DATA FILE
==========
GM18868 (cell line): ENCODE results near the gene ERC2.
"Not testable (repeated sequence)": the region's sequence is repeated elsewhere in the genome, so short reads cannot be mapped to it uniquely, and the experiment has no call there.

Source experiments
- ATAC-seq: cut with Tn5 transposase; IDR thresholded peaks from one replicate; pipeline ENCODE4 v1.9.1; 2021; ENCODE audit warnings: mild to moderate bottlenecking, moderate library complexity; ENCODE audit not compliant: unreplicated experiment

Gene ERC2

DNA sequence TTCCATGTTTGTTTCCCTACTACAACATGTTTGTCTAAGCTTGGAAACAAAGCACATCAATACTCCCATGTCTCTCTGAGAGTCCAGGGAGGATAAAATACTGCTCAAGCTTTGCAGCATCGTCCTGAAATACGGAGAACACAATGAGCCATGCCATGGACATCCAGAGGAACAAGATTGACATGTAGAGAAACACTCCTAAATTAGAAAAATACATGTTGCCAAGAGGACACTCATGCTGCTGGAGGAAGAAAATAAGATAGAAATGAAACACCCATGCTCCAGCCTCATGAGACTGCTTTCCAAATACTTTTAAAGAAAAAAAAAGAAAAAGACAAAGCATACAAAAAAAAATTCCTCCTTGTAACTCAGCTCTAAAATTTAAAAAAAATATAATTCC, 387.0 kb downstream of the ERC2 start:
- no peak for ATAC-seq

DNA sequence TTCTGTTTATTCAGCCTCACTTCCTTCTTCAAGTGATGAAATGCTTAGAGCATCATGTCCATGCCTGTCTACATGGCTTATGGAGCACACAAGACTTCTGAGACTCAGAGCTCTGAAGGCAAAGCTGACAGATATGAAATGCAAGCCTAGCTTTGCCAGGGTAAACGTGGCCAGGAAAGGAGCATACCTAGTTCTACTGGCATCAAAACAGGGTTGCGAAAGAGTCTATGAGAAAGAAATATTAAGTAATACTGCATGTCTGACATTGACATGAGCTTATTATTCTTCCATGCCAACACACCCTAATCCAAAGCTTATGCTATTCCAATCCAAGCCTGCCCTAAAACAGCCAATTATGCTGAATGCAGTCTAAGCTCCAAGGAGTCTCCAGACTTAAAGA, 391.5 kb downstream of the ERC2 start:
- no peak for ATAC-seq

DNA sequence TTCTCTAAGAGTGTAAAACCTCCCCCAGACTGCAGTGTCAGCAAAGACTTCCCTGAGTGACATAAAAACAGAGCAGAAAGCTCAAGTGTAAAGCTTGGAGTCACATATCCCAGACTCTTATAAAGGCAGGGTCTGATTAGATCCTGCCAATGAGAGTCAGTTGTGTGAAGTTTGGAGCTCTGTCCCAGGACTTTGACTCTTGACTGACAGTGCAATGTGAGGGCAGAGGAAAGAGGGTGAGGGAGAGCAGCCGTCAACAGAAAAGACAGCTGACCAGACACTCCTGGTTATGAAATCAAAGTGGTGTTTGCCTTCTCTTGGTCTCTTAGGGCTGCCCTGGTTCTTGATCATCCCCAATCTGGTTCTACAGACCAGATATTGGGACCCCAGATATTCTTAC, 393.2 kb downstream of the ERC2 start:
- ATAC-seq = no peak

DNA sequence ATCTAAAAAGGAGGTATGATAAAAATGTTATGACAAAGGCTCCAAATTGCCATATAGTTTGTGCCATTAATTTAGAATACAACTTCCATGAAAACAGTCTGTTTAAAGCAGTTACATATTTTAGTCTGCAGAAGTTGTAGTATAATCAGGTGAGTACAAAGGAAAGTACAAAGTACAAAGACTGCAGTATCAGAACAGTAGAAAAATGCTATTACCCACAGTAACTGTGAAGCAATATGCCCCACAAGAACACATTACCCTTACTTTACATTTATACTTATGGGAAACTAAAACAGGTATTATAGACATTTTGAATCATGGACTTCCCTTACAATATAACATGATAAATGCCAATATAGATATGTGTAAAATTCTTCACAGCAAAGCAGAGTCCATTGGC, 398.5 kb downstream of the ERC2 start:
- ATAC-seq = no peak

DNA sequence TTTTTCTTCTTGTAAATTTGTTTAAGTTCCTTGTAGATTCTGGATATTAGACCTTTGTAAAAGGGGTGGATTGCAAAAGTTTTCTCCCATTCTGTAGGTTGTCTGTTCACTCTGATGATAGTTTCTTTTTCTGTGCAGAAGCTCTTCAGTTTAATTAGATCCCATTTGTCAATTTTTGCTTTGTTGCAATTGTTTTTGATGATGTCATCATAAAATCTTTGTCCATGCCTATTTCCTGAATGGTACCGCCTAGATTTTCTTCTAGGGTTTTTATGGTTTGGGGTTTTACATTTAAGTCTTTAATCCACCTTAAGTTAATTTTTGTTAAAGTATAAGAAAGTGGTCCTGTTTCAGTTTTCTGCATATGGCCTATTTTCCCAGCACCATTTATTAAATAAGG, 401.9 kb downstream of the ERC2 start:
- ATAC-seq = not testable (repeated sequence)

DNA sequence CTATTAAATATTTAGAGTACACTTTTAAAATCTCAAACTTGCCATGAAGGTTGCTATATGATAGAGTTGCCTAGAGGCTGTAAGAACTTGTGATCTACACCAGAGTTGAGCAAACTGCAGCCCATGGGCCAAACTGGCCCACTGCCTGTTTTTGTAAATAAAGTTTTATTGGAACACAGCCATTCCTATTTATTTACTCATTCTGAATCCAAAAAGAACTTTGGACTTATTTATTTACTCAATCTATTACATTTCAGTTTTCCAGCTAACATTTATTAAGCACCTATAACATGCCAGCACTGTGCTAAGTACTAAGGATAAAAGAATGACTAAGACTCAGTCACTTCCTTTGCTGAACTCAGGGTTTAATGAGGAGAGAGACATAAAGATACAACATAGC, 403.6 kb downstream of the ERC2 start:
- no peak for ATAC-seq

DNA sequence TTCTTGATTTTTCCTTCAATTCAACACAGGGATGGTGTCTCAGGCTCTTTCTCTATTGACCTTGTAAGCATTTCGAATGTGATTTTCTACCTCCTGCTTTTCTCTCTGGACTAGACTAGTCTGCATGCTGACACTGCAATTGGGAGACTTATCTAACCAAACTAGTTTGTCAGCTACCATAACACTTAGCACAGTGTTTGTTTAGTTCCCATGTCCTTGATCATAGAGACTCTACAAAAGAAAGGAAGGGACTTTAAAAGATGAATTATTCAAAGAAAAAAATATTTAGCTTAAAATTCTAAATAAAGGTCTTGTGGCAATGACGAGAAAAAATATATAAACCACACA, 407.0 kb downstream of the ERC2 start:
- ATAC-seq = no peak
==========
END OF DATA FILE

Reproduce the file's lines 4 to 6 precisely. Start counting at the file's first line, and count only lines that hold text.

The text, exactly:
- ATAC-seq: cut with Tn5 transposase; IDR thresholded peaks from one replicate; pipeline ENCODE4 v1.9.1; 2021; ENCODE audit warnings: mild to moderate bottlenecking, moderate library complexity; ENCODE audit not compliant: unreplicated experiment

Gene ERC2

DNA sequence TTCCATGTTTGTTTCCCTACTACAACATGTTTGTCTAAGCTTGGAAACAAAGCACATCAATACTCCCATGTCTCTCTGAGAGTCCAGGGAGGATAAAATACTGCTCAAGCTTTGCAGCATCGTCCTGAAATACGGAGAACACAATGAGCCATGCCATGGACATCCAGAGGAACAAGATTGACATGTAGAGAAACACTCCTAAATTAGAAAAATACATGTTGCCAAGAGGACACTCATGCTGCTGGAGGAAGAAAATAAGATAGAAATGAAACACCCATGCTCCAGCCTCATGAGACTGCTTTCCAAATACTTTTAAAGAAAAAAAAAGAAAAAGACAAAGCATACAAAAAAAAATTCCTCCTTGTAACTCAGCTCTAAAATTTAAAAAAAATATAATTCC, 387.0 kb downstream of the ERC2 start: